Data Breach Claims

Advice and Assistance from Cohen Cramer

Data Breach Claims. We live in a world where details of our life, health, and finances are stored by multiple parties on multiple devices. This can be of great assistance in many cases, however, if the data stored is disclosed to another party either deliberately or through error, then you could be financially, personally or emotionally compromised.

If you have been the victim of a data breach, then you may be entitled to compensation. We can help you with any compensation claim that you may have and would be happy to discuss this further with you via one of the following methods:

  • Telephone:     0113 224 7818
  • Email:            disputes@cohencramer.co.uk
  • Complete the form at the bottom of this page and we will contact you.

The Data Protection Act 2018, and the Human Rights Act 1998 are in place to protect you and your personal data and it is important that you get appropriate professional advice to pursue your claim.

We have set out below some of the more frequently asked questions when pursuing a data breach claim.

What is Personal Data?

Personal data includes “any information relating to an identified or identifiable living individual;  identifiable living individual’ mean a living individual who can be identified, directly or indirectly, in particular by reference to an identifier such as a name, an identification number, location data, an online identifier or… to the physical, physiological, genetic, mental, economic, cultural or social identity of that natural person.” – s.3 – Data Protection Act, 1998

Who holds your information?

Your information can be held by both public and private bodies and organisations. This can include local governments, local authorities, the NHS, police, schools, and Her Majesty ‘s Courts and Tribunal Services.

The information held may be in relation to:

  • your contact details to include postal and email address.
  • your gender, sexual orientation, political and religious beliefs.
  • Your medical, employment and educational history.
  • Any criminal record you may have.
  • Your bank and credit card details.

How should the information be held?

Information that is held by public and government bodies needs to be dealt with appropriately.

This means that:

  • They should not store nor continue to hold inaccurate or out of date information.
  • They should not hold onto the data any longer than is required.
  • Confidential data should remain confidential.
  • They need to take reasonable steps to ensure that the data they hold is safe from hackers.

The data should only be used for what it was obtained and not for general use.

What is a data breach?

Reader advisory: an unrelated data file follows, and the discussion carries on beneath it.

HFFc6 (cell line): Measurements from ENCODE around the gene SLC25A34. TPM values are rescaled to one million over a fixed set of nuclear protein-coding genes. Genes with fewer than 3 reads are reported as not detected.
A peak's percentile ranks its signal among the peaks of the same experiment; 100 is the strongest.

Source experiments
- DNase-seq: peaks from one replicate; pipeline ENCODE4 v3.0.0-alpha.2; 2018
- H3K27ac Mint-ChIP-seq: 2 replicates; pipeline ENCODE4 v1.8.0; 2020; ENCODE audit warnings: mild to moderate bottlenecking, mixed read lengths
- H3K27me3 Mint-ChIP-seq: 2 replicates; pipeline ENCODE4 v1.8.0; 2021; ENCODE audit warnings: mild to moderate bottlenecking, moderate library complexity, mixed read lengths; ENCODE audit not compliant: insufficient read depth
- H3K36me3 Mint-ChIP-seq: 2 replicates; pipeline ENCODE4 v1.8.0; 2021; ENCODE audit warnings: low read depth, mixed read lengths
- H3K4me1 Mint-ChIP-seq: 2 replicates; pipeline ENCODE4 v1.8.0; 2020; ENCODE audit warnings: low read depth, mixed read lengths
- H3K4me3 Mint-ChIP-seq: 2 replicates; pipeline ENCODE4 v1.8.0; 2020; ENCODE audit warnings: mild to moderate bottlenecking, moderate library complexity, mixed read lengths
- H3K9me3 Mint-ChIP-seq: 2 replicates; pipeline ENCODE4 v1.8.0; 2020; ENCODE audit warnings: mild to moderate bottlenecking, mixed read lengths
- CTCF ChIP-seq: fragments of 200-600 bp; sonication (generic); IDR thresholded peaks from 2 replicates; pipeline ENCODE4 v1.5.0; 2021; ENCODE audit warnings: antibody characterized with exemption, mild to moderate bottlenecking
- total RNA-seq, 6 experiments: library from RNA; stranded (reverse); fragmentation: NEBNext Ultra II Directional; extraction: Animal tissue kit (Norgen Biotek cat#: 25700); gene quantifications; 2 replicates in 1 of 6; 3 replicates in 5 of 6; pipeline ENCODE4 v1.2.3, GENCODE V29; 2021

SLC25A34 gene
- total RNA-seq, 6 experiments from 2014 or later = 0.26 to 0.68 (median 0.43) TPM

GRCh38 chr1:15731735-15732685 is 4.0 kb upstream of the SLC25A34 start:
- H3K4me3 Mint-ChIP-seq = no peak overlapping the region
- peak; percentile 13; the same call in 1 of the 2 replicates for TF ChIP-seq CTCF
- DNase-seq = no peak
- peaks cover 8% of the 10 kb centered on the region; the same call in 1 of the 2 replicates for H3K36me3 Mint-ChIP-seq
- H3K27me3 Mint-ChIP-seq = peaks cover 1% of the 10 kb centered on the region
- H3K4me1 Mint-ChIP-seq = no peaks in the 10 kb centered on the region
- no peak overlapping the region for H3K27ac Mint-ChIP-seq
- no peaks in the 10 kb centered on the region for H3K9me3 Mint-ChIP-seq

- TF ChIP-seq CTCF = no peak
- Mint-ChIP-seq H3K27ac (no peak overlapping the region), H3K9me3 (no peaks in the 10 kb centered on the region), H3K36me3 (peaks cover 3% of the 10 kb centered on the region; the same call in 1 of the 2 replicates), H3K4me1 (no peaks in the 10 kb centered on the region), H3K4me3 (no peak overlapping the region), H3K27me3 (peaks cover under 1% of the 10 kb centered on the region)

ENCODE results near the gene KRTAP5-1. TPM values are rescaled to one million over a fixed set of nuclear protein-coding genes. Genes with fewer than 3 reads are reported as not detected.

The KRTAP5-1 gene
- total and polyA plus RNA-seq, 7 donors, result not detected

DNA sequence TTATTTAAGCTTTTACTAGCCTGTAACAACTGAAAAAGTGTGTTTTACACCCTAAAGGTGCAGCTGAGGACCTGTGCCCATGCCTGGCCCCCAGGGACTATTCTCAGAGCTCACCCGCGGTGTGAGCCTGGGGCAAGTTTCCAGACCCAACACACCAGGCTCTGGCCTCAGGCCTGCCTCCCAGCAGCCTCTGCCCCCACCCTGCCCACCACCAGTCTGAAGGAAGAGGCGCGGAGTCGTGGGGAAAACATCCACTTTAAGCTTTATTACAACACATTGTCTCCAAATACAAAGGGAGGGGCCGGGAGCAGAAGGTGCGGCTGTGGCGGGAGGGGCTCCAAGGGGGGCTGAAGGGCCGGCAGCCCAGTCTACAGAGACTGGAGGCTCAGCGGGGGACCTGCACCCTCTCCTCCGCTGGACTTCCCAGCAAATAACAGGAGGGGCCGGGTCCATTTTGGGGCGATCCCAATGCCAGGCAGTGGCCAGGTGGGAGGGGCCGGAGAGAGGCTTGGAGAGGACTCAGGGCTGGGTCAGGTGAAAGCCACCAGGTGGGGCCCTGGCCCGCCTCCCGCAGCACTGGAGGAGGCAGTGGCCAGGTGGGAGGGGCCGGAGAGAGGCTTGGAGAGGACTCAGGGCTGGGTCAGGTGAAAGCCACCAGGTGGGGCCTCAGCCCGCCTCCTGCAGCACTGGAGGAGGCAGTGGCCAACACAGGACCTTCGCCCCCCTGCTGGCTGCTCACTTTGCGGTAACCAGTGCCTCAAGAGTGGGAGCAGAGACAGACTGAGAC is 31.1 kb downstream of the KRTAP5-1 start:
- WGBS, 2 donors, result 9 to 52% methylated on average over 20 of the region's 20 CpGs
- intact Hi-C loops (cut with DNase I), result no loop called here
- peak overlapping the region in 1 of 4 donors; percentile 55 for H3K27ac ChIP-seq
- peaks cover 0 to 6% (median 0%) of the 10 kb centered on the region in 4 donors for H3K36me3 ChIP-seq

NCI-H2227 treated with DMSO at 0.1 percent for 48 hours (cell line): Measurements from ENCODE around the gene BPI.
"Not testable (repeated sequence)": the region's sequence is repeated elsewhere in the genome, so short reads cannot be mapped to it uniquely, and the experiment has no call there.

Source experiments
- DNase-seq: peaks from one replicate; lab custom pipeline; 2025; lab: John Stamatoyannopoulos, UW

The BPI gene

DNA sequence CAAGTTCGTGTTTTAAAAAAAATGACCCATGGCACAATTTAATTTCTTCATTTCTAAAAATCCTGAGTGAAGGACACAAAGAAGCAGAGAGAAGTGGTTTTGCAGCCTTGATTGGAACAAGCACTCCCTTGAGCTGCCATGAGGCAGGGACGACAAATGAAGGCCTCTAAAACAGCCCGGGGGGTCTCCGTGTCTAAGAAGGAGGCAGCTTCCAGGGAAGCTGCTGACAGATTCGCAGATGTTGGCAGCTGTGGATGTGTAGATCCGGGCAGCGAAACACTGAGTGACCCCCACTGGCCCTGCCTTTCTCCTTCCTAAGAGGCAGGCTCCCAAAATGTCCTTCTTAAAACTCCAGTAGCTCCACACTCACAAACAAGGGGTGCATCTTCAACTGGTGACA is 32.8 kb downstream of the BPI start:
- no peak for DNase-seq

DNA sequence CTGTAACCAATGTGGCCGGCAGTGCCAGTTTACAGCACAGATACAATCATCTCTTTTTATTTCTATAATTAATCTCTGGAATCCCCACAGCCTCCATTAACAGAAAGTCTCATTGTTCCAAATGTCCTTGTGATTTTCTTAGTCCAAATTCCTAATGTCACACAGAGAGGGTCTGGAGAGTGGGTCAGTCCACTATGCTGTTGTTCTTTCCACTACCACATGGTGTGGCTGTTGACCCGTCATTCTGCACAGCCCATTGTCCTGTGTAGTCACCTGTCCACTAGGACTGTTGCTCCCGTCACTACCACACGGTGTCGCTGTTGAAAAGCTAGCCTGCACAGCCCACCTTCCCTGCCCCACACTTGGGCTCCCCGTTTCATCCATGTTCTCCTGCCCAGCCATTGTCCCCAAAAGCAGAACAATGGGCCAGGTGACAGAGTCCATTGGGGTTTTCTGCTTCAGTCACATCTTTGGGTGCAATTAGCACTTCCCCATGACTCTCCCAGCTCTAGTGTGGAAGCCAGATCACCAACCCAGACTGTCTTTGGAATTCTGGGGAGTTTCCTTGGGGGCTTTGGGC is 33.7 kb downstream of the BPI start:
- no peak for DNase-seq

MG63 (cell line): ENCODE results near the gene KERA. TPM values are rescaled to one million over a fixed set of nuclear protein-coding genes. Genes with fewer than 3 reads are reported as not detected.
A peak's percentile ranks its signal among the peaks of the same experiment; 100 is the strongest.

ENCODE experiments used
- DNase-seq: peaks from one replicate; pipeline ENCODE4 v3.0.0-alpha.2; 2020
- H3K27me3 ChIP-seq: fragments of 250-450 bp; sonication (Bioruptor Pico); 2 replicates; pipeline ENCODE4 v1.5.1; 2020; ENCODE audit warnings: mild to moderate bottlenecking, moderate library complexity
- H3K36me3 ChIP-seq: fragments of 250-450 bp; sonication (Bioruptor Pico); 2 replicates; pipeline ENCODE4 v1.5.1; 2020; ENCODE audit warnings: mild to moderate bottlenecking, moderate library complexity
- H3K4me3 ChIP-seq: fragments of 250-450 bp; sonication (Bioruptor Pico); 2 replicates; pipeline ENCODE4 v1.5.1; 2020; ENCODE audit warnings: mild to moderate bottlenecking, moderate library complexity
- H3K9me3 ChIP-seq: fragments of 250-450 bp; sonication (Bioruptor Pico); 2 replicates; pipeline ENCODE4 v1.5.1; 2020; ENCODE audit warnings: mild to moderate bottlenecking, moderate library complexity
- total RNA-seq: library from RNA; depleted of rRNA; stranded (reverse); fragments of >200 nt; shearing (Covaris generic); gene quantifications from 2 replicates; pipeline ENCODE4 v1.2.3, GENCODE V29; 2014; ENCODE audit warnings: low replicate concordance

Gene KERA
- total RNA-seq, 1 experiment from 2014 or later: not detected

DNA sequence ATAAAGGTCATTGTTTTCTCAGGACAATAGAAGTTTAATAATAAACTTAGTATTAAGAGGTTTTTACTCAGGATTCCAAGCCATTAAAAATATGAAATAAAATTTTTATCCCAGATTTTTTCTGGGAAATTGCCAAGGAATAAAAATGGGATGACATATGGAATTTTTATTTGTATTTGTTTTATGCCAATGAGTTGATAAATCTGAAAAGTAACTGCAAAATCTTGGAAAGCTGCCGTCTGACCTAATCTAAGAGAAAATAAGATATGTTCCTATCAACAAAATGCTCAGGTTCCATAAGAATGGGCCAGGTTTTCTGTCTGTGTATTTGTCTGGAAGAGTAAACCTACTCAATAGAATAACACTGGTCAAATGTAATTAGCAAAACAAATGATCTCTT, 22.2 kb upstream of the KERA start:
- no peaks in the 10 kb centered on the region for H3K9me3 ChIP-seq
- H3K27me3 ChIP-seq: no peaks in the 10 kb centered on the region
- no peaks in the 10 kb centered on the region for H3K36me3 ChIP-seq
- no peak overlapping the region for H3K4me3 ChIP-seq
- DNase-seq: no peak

A data breach is where your personal information has been released, either deliberately or accidentally, and allows an individual to be identified. It can be as straight forward as a third party accidentally including your email details when emailing someone else, or your medical records being sent to another third-party.

Who can make a data breach compensation claim?

If an organisation fails to manage your data, then you could look to bring a claim for compensation against them. You can claim for the financial loss and any emotional distress that resulted from the breach.

It is not necessary for you to show a loss, the fact that your data has breached is enough to allow for a claim for compensation.

What do I have to show before I can bring a claim for data breach?

For your claim to be successful you will need to show that the organisation that held your data has failed to take all reasonable steps to ensure the safety and security of your data and that, as a result of the negligence, your data was released or made available to other, non-related parties or organisations. The disclosure of your data must be without your consent.

The holder of your data has certain obligations when handling data and you may have a claim if:

  • the breach has occurred as a result of the data being lost or hacked;
  • data has been disclosed to a third party without your consent;
  • the information held had not been updated and the inaccuracy of such has caused you damage.

 

This may be in relation to the financial aspects of your life; and/or personal information held has been used in an inappropriate manner.

It does not matter if you cannot show a loss either financially or emotionally, the fact that your data has been compromised is sufficient to allow a claim to be made.

How do I start a claim for compensation for a data protection breach?

If you believe you have a claim for a data breach, get in touch with us to discuss this further with you. We are happy to carry out an initial review of your potential claim at no cost to you and provide an initial assessment and evaluation of your position.

The first step in making a data breach claim would include reviewing details of the breach and speaking with you to establish the extent of the damage the breach has caused.